Why are established companies so much slower in delivering software compared to a startup company? I will give you four reasons.
About ten years ago we had that crazy time in the office. We were this small startup company with a couple of young guys. And we were delivering new software like hell. We were close, not just colleagues, but friends.
And we were having a massive amount of fun in the office.
There were these situations when it was very silent in the office, everyone focused on coding. Suddenly, somebody threw one of the small, colored plastic balls and within a few seconds, the whole office transformed in a war zone. People running around, trying to hit each other with the balls. Hiding in the toilet and then sneaking out to get to the other colleague from behind hitting him hard in the back with a plastic ball.
This whole scene lasted for about ten minutes, then everyone was back at their desk, trying to catch a breath and continuing with the coding.
Every now and then we had to replace a broken plant, but all the other equipment and office supplies miraculously survived the wartimes.
It was crazy, it was great.
And we were working our butfs off. We were doing a lot of overtime. Before a tight deadline, people were sometimes even coming to the office on weekends, without the boss even asking for it. It was a normal thing to do.
We were fast…
Back then, we were creating new features in our software on a daily basis. And these were delivered to the customers very quickly. The quality was not perfect, but it was not bad either. And in case there was a bug, we were fixing it within a couple of hours or maybe a day.
Since then, the company has grown to more than 50 people and those crazy times are gone. There are now also other important things in life, we have families, we got older, other responsibilities. We don’t want to do this crazy overtime anymore.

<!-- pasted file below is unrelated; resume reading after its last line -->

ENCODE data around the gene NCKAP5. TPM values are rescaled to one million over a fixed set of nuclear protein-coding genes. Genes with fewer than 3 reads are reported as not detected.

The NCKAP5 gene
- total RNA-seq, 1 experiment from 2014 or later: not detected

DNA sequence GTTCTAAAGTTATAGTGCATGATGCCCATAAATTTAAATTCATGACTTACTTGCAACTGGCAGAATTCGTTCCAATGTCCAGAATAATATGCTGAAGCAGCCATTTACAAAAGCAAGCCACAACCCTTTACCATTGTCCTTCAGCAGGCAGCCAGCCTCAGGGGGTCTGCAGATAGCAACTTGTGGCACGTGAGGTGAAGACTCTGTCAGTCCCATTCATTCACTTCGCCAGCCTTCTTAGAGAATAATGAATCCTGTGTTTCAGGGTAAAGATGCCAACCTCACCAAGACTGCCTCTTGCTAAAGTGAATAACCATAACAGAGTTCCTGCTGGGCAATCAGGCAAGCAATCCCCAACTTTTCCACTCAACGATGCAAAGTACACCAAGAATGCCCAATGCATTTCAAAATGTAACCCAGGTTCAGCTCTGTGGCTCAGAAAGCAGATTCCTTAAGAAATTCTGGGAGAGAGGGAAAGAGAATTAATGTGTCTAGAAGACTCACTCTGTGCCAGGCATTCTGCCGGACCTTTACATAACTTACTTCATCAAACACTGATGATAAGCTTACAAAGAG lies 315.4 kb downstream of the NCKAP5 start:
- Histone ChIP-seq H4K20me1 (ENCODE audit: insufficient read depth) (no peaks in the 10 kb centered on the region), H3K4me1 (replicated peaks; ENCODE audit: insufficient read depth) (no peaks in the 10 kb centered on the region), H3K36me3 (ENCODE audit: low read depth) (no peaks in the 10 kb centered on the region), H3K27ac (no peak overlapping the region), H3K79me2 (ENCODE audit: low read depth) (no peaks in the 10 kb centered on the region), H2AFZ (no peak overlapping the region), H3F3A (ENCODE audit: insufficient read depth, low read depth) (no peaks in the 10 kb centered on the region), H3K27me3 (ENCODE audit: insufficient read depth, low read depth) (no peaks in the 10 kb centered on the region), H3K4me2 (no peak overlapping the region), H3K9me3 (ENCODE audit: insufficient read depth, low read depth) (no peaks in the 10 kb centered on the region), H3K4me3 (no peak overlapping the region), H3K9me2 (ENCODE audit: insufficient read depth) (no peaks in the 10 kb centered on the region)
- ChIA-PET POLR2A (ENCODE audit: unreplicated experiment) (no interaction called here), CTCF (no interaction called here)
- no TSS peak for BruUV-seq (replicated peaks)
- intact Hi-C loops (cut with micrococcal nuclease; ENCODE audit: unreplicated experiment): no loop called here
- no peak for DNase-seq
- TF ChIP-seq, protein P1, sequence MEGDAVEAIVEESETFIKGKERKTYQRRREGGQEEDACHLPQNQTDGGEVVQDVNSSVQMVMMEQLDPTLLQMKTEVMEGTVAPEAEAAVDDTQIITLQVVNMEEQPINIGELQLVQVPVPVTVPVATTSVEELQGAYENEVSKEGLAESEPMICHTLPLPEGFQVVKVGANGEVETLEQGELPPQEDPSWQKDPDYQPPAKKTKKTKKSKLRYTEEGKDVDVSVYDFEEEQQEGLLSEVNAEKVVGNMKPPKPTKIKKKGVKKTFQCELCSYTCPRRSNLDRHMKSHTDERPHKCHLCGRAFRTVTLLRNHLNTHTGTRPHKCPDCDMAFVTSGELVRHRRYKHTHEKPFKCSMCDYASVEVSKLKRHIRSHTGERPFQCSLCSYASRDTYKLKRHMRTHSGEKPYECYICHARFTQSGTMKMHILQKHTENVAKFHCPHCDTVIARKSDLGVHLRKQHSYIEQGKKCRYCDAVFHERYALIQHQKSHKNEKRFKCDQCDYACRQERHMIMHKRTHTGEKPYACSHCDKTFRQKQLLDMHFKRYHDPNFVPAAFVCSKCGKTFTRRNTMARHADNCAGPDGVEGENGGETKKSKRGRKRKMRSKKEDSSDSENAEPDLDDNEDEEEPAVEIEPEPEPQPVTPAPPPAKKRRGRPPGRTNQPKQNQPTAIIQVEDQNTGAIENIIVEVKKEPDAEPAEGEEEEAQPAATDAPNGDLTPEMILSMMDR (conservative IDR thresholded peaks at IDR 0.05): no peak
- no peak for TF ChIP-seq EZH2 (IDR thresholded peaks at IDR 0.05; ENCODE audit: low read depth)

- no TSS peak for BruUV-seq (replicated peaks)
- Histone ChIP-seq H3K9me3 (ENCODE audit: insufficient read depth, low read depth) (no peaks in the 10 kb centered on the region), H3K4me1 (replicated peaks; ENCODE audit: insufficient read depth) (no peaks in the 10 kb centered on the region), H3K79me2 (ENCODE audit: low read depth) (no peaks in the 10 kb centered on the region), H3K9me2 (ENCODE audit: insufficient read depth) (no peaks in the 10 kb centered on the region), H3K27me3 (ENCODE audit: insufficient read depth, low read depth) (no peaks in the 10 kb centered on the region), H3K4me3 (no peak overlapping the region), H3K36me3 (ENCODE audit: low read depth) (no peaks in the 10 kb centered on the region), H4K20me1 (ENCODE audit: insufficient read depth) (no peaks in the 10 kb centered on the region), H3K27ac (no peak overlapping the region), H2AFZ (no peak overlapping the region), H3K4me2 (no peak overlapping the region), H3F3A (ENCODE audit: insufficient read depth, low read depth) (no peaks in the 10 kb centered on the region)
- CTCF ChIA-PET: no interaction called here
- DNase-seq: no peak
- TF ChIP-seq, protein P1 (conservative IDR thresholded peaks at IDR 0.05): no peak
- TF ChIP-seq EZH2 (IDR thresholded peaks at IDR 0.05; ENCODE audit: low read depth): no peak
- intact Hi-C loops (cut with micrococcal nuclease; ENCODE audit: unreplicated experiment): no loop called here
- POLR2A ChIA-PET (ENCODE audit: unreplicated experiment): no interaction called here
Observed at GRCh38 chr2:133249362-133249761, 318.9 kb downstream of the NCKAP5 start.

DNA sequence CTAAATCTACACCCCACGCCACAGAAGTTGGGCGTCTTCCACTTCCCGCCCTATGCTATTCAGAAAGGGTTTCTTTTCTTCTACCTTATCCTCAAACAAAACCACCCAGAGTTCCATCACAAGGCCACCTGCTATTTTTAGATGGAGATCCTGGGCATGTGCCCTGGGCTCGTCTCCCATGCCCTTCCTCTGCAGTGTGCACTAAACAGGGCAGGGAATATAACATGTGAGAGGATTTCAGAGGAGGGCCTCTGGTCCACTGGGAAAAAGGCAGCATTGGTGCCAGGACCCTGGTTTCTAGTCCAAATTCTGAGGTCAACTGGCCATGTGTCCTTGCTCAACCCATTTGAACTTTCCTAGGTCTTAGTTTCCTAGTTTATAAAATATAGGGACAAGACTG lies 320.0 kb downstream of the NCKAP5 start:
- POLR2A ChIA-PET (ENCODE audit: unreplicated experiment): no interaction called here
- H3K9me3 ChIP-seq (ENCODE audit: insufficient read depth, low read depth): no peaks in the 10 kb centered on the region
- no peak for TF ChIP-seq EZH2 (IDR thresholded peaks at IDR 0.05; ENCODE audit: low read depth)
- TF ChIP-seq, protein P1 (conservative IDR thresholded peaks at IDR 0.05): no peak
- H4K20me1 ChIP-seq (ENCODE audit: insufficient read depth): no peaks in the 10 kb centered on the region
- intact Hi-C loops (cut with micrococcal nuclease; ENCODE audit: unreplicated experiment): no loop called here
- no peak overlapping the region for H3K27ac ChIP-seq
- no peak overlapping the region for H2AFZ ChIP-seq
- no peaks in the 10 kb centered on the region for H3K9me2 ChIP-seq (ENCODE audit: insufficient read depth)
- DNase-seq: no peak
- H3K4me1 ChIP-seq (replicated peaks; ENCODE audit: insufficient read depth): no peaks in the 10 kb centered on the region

Recently I was having a beer with one of those guys from back then. We were wondering why we were able to deliver new software on such a fast track. Now, if you plan to create a bigger feature or a new module in an existing application, it takes weeks or even months to finish it.
So why were we so much faster as a small startup company? Why does it take us so much more time when we are 50 people?
I came up with the following reasons:
1. Software is more complex
An established software company has their software products already placed on the market. There are many customers using the software on a daily basis.
Especially in the business-to-business (B2B) market, different customers often want your software to work slightly differently because their businesses are unique and a bit different compared to their competitors.
So what you build in your software are configuration options to allow the customers to configure the way the software works.
Many configuration options
And the more configuration options you have, the more complex the software gets. If you are going to implement a new feature, then you have to take all the possible configuration options into account and make sure that the new feature works for all configurations of your customers.
If you compare that situation to a startup, then this part is way easier to deal with for a company just starting out.
There, you have a very small amount of customers at the beginning. Therefore you know all your customers and their setup and configuration. So, during coding, you can focus to cover only their use cases. And at the beginning, you provide only basic support in your software for these use cases.